The Temporality of Footpaths and Roads in Buka Island: Taking a Maintenance and Construction Perspective
(University of St Andrews)
Paper short abstract:
The paper seeks to draw a comparison between a coral surfaced road and local garden footpaths in Buka Island (Papua New Guinea) by exploring the different networks, relationships and practices that keep them open for the movement and transport of persons and things.
Paper long abstract:
In Buka Island, the Buka Ring Road (John Teosin Highway) that connects the villages along the east coast with the commercial and administrative center of the Autonomous Region in Bougainville, Buka Town, plays a vital role in people's lives and their daily movement. Similarly, from a perspective on movement, the footpaths connecting people to their gardens play a crucial role in their daily and even ritual life. This paper thus seeks to compare how the highway as well as these footpaths are built and maintained, especially in an environment in which their condition is constantly changing and deteriorating due to heavy rainfall and fast-growing vegetation. Moreover, while footpaths are mainly kept open through the constant movement along them, the coral road requires other maintenance interventions. In this respect, this paper therefore intends to examine the networks, relationships and practices that enable the building and the maintenance of the highway and the garden paths. Overall, this paper also seeks to explore the possible ethnographic and theoretical contributions of such a comparison by addressing the following questions: What and who facilitates the building and maintenance of footpaths and roads? What are the relationships sustaining them and what kind of relationships do roads and footpaths elicit?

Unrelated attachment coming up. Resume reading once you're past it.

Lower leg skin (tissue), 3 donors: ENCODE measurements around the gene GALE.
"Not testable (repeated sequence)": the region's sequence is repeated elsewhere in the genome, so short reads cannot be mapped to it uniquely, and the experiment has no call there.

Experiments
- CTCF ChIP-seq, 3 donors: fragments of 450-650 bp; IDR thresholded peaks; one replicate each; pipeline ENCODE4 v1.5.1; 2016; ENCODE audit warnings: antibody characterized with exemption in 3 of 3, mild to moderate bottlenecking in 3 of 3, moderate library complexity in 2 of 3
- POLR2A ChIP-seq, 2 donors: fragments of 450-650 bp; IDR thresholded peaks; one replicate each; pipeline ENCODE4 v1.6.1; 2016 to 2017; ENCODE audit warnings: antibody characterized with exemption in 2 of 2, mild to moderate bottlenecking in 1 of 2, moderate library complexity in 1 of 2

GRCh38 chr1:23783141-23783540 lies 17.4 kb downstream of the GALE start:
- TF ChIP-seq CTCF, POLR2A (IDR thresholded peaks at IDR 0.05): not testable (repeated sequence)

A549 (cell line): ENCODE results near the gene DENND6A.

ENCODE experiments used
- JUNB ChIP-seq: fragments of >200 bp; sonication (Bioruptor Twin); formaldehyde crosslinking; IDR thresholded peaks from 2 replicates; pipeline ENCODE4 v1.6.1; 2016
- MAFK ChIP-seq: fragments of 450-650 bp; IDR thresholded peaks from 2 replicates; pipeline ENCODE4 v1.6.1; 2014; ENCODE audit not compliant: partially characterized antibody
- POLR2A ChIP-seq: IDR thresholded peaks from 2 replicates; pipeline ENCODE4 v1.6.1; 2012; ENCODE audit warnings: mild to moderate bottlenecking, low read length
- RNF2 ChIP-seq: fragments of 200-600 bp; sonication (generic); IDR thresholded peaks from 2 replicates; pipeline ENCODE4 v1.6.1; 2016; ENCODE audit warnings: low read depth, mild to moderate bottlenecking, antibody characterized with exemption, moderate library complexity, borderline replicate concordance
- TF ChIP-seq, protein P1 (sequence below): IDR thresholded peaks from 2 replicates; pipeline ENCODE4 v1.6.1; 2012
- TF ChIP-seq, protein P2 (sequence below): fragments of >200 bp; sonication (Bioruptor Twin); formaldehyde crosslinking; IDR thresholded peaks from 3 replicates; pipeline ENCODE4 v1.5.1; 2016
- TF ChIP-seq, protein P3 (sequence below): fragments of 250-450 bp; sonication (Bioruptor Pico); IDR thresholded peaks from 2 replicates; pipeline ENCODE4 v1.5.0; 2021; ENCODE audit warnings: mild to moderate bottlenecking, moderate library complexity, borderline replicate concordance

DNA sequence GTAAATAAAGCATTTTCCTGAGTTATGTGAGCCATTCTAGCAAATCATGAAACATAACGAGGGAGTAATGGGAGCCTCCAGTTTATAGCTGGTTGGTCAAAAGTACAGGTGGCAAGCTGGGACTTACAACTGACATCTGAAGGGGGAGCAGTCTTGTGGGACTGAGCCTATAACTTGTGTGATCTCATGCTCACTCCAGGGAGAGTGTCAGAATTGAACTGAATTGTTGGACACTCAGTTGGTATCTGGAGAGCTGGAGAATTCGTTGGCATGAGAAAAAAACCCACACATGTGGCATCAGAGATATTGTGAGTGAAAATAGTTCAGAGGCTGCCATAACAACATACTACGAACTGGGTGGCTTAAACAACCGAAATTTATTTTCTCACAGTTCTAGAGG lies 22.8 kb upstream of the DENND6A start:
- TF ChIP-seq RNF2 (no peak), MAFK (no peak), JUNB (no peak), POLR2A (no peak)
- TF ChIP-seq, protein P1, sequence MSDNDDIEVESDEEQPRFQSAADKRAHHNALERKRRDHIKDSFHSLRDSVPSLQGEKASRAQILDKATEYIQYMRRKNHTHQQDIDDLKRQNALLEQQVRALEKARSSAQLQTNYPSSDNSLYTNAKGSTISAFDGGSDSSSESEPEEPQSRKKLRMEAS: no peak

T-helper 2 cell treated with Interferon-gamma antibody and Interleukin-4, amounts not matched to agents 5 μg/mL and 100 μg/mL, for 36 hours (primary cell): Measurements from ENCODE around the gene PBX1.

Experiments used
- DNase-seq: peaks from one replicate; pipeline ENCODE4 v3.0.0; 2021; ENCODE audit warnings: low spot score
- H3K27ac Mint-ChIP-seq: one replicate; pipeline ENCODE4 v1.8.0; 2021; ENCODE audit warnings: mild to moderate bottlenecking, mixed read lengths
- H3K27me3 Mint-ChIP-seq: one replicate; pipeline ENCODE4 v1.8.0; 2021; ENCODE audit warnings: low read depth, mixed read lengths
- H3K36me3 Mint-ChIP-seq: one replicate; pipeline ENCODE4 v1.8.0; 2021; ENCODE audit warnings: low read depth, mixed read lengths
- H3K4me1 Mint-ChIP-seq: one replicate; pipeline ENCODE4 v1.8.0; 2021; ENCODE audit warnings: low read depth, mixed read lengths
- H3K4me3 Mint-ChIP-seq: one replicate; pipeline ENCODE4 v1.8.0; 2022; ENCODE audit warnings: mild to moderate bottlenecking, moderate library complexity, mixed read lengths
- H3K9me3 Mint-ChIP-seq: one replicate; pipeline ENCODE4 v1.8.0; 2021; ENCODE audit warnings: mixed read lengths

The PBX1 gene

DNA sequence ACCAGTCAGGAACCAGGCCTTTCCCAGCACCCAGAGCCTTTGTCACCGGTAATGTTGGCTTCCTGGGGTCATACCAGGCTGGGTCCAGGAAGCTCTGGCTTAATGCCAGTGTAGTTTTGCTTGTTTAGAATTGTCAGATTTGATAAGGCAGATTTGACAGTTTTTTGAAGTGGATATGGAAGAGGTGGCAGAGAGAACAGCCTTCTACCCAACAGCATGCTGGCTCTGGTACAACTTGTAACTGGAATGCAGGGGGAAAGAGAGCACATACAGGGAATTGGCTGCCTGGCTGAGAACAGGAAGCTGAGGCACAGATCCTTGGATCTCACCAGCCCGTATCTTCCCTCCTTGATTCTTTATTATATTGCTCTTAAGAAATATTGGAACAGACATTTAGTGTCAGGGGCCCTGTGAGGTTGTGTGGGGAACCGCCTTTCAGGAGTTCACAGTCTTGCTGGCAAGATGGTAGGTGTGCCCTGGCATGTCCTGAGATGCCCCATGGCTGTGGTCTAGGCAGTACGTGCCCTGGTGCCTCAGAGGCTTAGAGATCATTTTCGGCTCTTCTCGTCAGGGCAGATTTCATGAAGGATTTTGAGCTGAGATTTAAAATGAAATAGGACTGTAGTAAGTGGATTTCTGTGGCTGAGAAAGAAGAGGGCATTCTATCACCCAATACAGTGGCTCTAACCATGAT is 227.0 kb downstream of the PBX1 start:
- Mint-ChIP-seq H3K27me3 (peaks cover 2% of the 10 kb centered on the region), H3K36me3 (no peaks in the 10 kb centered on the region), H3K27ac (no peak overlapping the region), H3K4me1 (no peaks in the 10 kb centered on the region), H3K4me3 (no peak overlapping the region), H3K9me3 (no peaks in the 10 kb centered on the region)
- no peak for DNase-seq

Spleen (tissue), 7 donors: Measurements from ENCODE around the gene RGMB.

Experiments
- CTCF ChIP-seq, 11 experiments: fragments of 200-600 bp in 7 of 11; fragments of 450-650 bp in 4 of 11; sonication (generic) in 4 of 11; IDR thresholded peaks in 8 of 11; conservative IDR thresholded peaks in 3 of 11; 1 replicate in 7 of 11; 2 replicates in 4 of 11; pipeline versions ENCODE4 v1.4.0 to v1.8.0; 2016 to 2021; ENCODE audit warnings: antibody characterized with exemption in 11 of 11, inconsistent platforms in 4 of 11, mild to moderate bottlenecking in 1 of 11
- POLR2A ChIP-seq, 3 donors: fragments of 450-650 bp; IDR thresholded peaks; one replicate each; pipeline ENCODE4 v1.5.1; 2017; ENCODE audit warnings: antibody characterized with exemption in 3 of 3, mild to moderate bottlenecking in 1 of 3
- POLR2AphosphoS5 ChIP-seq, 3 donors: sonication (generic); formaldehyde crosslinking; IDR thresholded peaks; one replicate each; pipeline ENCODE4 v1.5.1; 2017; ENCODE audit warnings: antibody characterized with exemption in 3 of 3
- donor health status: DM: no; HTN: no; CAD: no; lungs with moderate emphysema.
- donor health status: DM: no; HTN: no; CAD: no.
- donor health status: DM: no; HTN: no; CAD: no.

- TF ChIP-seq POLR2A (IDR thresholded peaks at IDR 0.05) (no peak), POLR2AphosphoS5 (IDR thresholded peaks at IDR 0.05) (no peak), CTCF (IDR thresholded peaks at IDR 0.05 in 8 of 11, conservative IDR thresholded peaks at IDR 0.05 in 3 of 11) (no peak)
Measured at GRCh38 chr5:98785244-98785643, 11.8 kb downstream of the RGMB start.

From paths to roads: the transformative capacities of roads on movement and relationships